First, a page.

Need a book? Engineering books recommendations...

Return to index: [Subject] [Thread] [Date] [Author]

Re: Tall stud wall framing / IRC rant

[Subject Prev][Subject Next][Thread Prev][Thread Next]
 
First off, I do not have a copy of the IRC in front of me to make any
kind of relevant point towards to the main issue here...

But I feel compelled to offer a general opinion.

I've always assumed, much as another poster has remarked, that the IRC
is designed with the intention of removing the design professional from
the equation - in other words, the builder no longer needs an engineer
to tell him that (as was quoted) that a "12' gable end wall can be
framed with 2x6 studs @ 16" O.C." which is great.  I too don't want to
be bothered with such mundane items when there's a backlog of work a
couple of months thick with it's claws wrapped around my neck all day
long.  However, if the intent is to provide a prescriptive design,
shouldn't the limits be noted first and be noted CLEARLY?  It's about
communication between people - not the kind of communication that ends
with some silly nanny-nanny-goo-goo I told you so crap.  So what if the
builder is wrong?  So what if the design professional is correct?  If
it's poorly worded such as to cause poor interpretations, isn't that
cause for concern?  

There is another issue that has been brought up here that has been
passed over - if the builder doesn't want to listen to the opinions of
the design professional (engineer) that they have hired then what was
the point of [the engineer] doing that job?  Find another client, or
just get on with the plan-stamping.  There's really no reason to accept
the builder's incorrect interpretation when it should be that he's
paying you for YOUR interpretation.  

To answer the question, "Do you expect to 'idiot-proof' everything?" I
would have to answer NO.  Sure, there are plenty of (mostly residential)
structures that could be prescriptively designed, but my thought, as an
engineer, is that design is best left to the professionals.  I don't
even begin to think to tell the builder how to operate their hammer and
prefer that they not tell me how to use my code book.  In a sense, a
fully engineered design is the way to go.  In fact, when I imagine the
perfect simple structure that a prescriptive design would allow, I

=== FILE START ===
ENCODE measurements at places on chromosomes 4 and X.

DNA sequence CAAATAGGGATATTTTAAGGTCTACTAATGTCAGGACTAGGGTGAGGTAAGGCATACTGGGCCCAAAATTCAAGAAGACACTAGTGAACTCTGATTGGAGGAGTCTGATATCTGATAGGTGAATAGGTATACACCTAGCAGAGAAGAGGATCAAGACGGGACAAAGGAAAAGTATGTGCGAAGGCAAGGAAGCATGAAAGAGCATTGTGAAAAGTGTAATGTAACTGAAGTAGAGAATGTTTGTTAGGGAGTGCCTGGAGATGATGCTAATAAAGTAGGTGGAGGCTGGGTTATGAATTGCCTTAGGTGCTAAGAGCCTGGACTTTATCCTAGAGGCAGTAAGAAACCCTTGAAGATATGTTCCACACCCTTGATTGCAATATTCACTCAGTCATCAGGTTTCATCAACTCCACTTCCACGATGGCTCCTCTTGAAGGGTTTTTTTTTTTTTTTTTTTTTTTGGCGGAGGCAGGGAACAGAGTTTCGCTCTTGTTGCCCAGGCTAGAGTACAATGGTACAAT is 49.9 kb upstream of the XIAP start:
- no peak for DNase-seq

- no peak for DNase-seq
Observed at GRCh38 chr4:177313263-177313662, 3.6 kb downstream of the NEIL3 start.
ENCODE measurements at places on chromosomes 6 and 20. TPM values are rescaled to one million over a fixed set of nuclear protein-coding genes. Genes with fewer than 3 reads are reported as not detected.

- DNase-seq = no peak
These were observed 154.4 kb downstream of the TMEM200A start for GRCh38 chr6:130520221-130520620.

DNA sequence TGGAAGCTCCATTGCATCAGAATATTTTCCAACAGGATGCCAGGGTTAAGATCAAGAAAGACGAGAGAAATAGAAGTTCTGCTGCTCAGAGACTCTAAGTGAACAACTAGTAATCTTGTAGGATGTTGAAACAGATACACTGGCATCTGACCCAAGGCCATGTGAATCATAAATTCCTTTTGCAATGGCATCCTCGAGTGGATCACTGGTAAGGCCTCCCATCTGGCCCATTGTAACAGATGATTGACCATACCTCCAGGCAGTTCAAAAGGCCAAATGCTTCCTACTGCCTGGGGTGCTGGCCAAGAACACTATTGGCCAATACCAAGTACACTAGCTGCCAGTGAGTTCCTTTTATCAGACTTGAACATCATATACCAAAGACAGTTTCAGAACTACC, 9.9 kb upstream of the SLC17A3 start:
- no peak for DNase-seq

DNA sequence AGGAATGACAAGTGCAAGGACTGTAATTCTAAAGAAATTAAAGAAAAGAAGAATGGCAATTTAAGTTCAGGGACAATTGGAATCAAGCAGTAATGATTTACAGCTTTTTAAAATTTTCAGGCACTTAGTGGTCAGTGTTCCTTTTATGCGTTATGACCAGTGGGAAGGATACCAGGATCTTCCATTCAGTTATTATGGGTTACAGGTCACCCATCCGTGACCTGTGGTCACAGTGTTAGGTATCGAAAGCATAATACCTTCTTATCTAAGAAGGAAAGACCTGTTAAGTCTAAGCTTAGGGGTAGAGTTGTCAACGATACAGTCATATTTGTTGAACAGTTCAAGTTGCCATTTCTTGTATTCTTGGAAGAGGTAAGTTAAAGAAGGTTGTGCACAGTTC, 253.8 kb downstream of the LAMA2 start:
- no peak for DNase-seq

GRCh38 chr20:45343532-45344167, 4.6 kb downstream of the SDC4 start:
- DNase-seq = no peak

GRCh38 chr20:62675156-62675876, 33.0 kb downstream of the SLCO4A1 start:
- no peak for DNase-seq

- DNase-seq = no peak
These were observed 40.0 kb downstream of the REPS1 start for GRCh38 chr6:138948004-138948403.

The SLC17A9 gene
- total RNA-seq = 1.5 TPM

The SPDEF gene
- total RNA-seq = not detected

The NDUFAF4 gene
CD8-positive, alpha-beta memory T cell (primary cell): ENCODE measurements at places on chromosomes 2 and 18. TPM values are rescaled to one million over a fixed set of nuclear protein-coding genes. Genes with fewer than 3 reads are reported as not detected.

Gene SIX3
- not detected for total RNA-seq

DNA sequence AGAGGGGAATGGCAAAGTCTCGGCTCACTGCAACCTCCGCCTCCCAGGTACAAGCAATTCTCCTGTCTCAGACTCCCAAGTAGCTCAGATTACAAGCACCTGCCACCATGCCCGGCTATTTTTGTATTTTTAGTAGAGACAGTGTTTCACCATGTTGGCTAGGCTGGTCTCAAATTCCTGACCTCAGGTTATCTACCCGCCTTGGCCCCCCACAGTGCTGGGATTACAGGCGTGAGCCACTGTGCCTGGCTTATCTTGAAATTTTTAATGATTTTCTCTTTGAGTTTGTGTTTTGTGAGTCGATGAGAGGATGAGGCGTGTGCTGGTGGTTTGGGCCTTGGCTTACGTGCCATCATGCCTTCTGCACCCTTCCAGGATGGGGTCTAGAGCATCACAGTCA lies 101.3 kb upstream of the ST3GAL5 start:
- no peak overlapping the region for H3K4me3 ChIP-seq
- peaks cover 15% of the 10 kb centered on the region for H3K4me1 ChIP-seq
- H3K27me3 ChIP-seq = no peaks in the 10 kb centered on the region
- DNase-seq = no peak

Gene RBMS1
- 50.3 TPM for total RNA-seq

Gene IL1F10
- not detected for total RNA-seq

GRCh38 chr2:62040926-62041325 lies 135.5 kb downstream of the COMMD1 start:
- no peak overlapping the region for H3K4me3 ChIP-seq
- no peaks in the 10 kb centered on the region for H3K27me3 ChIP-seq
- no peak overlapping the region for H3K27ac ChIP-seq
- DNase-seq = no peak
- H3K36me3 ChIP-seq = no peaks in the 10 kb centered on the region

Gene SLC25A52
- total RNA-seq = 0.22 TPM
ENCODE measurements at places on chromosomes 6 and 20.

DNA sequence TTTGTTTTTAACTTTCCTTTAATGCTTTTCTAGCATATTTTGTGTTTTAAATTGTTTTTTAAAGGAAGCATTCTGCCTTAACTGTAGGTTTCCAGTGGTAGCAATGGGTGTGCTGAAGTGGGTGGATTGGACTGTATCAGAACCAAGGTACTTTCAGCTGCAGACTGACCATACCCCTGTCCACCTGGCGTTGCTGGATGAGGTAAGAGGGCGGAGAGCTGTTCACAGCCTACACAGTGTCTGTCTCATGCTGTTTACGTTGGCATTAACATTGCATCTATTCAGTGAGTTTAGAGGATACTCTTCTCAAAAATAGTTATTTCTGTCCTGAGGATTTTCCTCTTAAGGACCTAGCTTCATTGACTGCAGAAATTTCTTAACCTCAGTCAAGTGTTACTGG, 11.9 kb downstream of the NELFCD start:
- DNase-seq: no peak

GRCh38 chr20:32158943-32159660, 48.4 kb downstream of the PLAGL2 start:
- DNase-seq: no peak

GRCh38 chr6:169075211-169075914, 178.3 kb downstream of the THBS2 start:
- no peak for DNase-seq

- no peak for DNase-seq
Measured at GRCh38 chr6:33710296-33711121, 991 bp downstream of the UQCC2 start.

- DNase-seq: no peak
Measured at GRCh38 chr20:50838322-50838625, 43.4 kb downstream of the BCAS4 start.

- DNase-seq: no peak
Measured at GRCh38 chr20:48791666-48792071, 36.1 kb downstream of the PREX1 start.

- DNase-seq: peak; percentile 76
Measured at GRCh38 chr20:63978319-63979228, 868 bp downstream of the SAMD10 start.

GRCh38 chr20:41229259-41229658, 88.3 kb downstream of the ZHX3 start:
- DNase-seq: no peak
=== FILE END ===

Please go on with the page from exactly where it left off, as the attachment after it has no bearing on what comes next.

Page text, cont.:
imagine spending about four hours creating calculations and drawings to
construct it.  It wouldn't be terribly expensive on the part of the
builder to include a design professional in the first place.


Thanks.



=================================
Christopher S. Campbell
O'Connor Freeman & Assoc., Inc.
916.441.5721     fax 916.441.5697
 
"They're only mad at me because I'm right"
=================================



From: Scott Maxwell <smaxwell(--nospam--at)engin.umich.edu>
To: seaint(--nospam--at)seaint.org
Subject: Re: Tall stud wall framing / IRC rant

OK.

But do you realistically expect to "idiot-proof" everything?  What about
a
little personal responsibility?  Sounds like to me the foreman either
did
not bother to read the entire table or chose to ignore the parts that
s/he
did not like (like that never happens).

And how specifically do you get "very close inspection" from his post?
Does reading the all the information in the table (i.e. including the
footnotes) count as "very close inspection" in your mind.  In my mind,
it
counts as doing the minimum that one should be doing.

I would argue that these types of things are what happens when you try
to
"dumb" things down.  When you try to simplfy complex things, you will
either have all kinds of limitations that people must be careful of
(which
is definitely what happens with prescriptive design) or you make the
design OVERLY conservative allowing the elimination of some of the
limitations.

I will offer up a similar siutation.  I was once involved with an review
of a masonry wall that collapsed during construction.
The wall had been designed using the empirical design of the MSJC.  It
was
done by a licensed professional.  Now, it appeared that there were
several
problems...1) the wall was not design properly and 2) was not
temporarily
brace properly.  In this case the design is the relavent issue to this
discussion as the empiricial chapter seemed to imply that wall design
was
permitted...until one read a little further and hit the limitations of
empirical chapter.  The design violated at least two of the limitations
(if I recall correctly, it was height to wall thickness ratio and
requirements of grouting solid cores at locations where wall thicknesses
changed).  Point is that the licensed professional did not read the
ENTIRE
chapter, but only the stuff that LOOKED relavent.

So, it is misleading if the person using the information choses not to
read all the information...for what ever reason?  Were the footnotes
readable (i.e. was the font so small that it was virtually impossible to
read...must like the "reading the fineprint" "jokes")...in otherwords,
are
you saying that there was some attempt by the IRC folks, whether
intentional or not, to "hide" the limitations?  Or was just really a
matter of someone not taking the time or effort to read it all?

A lot of stuff is "misleading" if you only look at/read a little bit of
it.

Regards,

Scott
Adrian, MI


******* ****** ******* ******** ******* ******* ******* ***
*   Read list FAQ at: http://www.seaint.org/list_FAQ.asp
* 
*   This email was sent to you via Structural Engineers 
*   Association of Southern California (SEAOSC) server. To 
*   subscribe (no fee) or UnSubscribe, please go to:
*
*   http://www.seaint.org/sealist1.asp
*
*   Questions to seaint-ad(--nospam--at)seaint.org. Remember, any email you 
*   send to the list is public domain and may be re-posted 
*   without your permission. Make sure you visit our web 
*   site at: http://www.seaint.org 
******* ****** ****** ****** ******* ****** ****** ********